Are you waking up in the morning groggy and not able to concentrate? Need more and more coffee to wake up and lack energy? These are just some of the many consequeces for not getting a sufficient amount of sleep.

Not getting enough sleep can be harmful to the health.

Not getting enough sleep can be harmful to the health.

According to the National Sleep Foundation adults need seven to nine hours of sleep a night. Unfortunately, most of us do not get that quantity of sleep. We average 6 hours at best. There are an estimated 40 percent of Americans that say they “never or rarely” get  good nights of sleep on weeknights and 60% report sleep problems every or almost every night of the week.

There are serious consequences to this lack of sleep over a period of time. Studies have shown blood samples taken after one week of getting fewer than six hours of sleep a night showed changes to 700 genes. Researchers still do not understand the role of each of these genes has and what it means but know that at least some affect the inflammatory system, immune system and stress responses which can in turn cause serious health problems (such as heart disease, obesity, and diabetes). Increased risks of the following health issues should be taken particularly seriously: stroke, weight gain, diabetes, memory loss, osteoporosis, cancer, heart disease, and death.

The changes in your body due to lack of sleep you might not even notice such as appetite changes, emotional, confusion, and lack of coordination can even be affected. So, if you’re wondering why you can not remember where you put your keys and start crying over this you might want to evaluate your quantity (and quality) of sleep you have been getting.

Researchers have suggested some helpful techniques to help with sleeping habits:

1) Keep a regular bedtime and wake-up time schedule (even on weekends). If you need to make up for some lost sleep take a 10 to 15 minute nap just to regenerate yourself.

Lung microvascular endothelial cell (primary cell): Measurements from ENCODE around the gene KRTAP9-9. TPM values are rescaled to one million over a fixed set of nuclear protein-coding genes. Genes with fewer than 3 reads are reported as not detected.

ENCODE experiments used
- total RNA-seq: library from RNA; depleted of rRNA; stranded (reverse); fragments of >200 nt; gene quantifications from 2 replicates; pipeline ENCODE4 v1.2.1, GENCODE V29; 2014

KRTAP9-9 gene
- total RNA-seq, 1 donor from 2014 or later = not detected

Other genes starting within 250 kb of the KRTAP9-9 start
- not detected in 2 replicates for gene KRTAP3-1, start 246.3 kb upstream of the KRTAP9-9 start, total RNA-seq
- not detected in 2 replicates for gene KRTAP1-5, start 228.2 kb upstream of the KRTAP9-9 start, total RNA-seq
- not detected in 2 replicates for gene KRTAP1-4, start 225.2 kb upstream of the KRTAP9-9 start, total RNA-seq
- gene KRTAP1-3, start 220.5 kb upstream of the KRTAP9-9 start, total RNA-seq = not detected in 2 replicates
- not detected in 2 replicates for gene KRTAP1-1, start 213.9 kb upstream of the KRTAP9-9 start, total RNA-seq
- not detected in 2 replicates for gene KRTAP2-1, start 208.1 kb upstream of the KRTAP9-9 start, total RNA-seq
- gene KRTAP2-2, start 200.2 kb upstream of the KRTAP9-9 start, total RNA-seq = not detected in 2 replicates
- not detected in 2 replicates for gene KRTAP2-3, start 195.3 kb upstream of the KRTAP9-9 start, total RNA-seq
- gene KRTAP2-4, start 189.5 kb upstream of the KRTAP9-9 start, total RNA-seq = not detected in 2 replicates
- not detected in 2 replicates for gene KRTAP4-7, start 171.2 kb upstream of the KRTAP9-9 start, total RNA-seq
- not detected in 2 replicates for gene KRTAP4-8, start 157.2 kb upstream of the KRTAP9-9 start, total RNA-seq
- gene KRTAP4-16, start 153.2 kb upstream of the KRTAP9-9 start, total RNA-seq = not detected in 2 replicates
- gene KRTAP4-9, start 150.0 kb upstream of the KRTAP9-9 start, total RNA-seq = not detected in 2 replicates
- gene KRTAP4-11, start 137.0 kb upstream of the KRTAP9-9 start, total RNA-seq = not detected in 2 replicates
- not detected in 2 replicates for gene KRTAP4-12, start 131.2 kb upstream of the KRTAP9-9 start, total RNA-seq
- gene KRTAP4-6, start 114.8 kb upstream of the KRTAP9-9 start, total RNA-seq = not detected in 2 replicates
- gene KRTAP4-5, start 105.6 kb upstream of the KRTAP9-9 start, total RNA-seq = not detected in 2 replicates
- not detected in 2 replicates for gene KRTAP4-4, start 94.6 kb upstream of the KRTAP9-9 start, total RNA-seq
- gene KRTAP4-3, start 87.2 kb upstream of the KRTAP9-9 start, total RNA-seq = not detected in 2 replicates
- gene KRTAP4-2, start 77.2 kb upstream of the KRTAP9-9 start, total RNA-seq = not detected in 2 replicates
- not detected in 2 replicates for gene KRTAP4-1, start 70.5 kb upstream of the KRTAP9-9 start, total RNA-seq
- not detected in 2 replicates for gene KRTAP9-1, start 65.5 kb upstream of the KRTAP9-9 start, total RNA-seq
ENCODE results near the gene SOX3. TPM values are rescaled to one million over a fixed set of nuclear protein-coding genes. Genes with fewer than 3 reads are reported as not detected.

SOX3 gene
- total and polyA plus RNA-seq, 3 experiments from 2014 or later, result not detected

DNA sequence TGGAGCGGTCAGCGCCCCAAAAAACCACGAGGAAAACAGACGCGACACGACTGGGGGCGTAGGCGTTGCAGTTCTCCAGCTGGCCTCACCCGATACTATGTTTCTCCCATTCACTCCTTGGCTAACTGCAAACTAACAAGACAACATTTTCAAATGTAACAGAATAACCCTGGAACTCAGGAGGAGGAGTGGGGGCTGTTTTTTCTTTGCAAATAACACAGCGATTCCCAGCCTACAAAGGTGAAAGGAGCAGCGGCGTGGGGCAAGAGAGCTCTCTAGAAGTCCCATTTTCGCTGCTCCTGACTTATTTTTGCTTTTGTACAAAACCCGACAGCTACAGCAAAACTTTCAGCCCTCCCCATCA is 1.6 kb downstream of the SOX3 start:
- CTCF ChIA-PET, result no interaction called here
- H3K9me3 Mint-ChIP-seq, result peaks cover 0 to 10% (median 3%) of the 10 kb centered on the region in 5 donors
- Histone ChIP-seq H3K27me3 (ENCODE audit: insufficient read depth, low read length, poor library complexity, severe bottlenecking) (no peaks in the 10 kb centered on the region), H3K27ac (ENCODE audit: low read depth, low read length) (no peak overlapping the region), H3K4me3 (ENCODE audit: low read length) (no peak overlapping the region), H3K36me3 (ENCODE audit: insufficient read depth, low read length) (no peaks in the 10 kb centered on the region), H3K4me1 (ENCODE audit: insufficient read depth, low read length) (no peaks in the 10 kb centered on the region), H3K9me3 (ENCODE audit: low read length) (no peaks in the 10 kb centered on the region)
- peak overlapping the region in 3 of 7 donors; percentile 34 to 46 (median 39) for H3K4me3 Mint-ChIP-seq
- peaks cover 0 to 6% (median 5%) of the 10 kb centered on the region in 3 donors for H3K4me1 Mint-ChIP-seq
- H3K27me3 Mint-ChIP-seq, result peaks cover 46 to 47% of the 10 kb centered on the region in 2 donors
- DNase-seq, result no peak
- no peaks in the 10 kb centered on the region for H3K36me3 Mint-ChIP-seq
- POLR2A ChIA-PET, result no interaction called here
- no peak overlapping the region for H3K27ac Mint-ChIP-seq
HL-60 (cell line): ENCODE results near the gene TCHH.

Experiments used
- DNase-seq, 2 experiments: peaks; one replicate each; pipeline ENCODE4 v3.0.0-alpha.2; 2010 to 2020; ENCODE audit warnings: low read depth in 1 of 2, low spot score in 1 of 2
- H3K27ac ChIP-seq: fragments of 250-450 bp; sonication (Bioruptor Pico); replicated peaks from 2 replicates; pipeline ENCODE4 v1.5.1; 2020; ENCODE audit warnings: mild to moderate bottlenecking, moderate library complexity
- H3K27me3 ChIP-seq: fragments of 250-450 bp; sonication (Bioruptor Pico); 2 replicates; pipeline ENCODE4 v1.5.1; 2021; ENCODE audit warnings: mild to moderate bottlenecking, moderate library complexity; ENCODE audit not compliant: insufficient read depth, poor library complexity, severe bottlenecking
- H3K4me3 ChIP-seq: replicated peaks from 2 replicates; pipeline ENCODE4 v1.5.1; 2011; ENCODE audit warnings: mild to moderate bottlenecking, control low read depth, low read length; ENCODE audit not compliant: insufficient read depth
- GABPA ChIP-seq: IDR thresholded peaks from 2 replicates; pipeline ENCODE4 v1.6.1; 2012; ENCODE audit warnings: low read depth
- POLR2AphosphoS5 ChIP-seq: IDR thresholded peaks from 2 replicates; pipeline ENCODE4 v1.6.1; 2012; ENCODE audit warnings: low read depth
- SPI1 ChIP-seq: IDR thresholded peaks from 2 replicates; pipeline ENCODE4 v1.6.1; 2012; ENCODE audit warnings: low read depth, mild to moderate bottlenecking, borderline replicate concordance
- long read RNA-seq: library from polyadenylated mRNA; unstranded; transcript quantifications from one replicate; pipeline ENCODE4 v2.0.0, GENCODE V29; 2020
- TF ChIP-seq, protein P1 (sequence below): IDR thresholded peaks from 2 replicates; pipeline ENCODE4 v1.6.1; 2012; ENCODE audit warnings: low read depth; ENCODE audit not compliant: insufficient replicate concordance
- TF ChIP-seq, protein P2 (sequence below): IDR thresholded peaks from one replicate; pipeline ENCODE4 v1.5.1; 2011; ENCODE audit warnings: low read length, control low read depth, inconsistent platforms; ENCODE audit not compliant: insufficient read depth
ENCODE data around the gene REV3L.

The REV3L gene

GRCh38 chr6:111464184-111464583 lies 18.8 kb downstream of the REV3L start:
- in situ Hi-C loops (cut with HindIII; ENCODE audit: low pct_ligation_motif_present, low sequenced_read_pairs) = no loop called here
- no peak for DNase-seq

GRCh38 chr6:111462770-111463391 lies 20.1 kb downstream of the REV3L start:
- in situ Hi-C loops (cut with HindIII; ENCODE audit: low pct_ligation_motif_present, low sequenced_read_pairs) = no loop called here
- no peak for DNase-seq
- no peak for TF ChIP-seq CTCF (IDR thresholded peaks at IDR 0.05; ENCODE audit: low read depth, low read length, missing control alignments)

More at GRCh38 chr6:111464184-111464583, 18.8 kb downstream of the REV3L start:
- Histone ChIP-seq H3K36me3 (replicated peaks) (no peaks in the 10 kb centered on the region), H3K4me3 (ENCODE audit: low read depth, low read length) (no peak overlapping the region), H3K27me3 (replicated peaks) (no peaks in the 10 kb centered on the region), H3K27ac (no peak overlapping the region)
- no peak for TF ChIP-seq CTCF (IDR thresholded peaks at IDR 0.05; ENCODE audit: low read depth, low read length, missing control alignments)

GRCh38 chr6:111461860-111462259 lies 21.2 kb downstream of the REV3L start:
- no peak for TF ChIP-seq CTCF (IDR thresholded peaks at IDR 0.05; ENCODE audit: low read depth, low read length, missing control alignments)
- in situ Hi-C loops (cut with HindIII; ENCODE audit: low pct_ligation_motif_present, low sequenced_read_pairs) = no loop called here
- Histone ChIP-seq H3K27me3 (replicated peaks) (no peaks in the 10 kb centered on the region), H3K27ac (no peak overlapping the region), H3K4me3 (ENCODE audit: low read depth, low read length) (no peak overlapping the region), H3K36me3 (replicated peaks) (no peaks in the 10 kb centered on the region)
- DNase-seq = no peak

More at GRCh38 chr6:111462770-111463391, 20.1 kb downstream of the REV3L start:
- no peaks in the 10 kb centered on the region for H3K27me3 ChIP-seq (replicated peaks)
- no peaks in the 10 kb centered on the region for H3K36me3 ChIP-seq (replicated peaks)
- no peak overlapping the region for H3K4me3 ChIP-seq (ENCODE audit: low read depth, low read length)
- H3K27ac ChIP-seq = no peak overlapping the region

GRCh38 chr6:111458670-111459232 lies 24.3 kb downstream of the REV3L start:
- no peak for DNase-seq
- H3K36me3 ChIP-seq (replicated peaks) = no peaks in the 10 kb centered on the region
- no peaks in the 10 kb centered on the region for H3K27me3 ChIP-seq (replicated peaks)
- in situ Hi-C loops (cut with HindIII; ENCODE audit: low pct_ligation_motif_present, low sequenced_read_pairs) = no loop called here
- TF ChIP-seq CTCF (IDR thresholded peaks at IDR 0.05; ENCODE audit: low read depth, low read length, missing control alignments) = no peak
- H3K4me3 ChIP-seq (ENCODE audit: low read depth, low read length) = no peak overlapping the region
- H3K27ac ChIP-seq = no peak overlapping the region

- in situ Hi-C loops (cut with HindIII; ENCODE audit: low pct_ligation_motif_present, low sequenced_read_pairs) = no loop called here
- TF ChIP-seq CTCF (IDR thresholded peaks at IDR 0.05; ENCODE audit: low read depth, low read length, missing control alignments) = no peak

2) Create a relaxing bedtime routine. Keep the noise down and room cool. Make sure your bed is comfortable and no television, laptop or smartphone an hour before bed.

3) Eat right and get regular exercise. Cut down on your caffeine intake, smoking and stay away from heavy foods within 2 hours of bed.

4) Get anxiety and stress in check. Manage your thoughts, do deep breathing exercises and/or visualize a peaceful, restful place.

If you’re struggling with sleeping issues, it might be necessary to visit your health care provider.  There are medications that can help you to start sleeping better, for better health.

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Written by Lisa Cramer

Lisa Cramer is a newbie writer that is on the verge of becoming a very talented journalist. Her passion for writing has always been kindred to her heart. But, her recent career change in the medical field has led her to us. And now finally she is pursuing her deepest passion of covering health news, and advancing as a professional journalist. She is ecstatic about being a part of and will make it her mission to provide readers on the site with “real facts” and deep insight into the latest breaking health news around the world. Contact Lisa at

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